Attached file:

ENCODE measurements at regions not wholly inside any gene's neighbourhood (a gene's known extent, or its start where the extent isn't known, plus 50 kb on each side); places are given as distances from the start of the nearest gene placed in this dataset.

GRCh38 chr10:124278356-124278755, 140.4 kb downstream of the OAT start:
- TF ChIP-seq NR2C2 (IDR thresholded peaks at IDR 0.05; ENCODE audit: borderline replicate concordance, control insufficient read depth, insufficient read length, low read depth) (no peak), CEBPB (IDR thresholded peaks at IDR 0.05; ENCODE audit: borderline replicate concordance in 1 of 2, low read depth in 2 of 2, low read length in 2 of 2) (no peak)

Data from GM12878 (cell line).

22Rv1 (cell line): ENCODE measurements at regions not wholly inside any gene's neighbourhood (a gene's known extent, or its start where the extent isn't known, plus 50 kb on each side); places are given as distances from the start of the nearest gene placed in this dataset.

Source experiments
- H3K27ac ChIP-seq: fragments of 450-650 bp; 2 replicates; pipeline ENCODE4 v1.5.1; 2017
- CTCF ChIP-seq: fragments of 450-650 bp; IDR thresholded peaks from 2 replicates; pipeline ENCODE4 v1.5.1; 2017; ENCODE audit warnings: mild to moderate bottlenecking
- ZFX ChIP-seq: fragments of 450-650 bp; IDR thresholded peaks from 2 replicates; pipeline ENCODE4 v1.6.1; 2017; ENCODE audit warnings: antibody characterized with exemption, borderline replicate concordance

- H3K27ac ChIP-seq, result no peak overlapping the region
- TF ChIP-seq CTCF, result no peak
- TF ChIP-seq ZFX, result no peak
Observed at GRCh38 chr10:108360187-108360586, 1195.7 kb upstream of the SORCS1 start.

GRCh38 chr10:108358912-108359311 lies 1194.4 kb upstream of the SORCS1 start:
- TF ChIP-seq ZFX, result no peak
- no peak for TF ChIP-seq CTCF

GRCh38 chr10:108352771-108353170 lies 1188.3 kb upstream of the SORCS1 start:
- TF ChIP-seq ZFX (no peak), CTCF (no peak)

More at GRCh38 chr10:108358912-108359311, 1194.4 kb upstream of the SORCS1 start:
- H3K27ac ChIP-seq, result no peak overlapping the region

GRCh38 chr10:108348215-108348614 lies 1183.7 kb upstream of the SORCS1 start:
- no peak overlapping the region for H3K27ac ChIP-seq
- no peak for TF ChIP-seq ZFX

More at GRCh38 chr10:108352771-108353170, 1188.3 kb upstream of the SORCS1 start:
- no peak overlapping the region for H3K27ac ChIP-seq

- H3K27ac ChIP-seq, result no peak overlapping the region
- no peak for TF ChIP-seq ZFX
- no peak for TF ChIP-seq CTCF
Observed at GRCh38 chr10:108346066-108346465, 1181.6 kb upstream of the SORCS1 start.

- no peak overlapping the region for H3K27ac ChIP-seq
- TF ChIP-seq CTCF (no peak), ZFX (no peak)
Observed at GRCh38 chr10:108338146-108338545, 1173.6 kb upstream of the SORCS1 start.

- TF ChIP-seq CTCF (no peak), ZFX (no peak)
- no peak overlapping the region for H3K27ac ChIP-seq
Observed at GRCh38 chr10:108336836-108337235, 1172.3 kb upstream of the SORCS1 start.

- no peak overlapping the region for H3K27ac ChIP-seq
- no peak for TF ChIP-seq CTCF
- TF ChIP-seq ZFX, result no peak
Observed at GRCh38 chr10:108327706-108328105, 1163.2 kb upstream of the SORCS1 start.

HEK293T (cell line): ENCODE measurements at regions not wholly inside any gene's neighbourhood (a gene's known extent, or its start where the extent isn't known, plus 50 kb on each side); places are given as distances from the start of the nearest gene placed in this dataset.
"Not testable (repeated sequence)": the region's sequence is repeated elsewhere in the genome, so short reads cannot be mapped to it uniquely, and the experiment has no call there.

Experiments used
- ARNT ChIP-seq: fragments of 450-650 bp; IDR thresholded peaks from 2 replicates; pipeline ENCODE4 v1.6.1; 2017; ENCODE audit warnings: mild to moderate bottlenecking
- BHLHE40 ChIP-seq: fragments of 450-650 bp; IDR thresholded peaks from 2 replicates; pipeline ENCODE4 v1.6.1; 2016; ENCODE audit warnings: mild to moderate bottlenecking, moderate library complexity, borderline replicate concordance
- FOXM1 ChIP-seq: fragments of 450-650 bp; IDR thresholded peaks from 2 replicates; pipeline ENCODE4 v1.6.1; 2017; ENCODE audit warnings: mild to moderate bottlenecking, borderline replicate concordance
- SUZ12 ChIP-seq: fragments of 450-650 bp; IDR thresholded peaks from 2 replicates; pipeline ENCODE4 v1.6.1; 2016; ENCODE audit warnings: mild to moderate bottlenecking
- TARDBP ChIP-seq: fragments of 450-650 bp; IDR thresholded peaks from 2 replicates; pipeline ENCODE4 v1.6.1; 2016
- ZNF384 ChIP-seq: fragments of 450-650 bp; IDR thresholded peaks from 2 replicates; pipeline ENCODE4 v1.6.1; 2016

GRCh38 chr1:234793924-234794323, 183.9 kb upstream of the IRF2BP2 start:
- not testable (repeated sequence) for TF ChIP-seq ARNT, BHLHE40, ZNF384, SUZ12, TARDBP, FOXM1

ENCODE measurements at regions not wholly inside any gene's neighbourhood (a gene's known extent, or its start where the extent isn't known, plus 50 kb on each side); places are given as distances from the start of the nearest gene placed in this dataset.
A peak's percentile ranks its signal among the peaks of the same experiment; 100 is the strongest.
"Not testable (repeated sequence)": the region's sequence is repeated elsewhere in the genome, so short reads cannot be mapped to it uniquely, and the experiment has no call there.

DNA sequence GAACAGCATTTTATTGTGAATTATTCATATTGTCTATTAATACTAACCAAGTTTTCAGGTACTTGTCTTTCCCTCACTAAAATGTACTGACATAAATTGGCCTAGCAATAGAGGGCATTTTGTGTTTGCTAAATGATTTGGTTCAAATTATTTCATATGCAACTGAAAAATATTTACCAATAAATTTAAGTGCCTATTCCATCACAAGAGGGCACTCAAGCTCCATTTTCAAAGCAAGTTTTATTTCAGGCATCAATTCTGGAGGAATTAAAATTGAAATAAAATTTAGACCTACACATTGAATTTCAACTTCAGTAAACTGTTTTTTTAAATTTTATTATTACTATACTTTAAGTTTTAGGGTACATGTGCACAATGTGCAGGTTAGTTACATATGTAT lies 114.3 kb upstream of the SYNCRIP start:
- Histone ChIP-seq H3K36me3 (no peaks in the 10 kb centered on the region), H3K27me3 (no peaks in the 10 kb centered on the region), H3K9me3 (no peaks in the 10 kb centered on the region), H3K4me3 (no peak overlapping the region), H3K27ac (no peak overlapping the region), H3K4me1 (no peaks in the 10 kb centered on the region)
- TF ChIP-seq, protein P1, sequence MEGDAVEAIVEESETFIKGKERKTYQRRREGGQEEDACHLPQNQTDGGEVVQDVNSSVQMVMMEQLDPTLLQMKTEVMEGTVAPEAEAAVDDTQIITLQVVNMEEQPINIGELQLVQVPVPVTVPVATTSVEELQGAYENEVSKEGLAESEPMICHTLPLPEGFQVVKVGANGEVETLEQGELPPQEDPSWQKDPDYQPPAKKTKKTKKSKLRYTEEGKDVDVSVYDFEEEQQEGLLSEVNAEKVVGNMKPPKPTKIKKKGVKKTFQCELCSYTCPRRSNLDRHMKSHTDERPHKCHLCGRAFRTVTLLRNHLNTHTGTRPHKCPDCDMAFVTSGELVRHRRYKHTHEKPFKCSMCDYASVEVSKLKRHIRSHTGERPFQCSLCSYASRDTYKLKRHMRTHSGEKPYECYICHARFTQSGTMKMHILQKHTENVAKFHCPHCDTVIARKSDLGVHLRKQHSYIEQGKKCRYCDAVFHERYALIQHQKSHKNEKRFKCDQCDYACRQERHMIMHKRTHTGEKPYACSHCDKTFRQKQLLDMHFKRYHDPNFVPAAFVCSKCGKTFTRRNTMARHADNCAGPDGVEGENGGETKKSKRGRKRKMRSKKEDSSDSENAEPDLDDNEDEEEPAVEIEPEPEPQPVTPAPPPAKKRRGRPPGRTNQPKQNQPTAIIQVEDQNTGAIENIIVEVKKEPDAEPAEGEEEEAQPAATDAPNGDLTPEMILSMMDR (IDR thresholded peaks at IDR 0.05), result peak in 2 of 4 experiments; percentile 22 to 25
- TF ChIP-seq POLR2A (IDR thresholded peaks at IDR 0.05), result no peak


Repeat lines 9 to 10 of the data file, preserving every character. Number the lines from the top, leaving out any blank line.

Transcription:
- ZFX ChIP-seq: fragments of 450-650 bp; IDR thresholded peaks from 2 replicates; pipeline ENCODE4 v1.6.1; 2017; ENCODE audit warnings: antibody characterized with exemption, borderline replicate concordance

- H3K27ac ChIP-seq, result no peak overlapping the region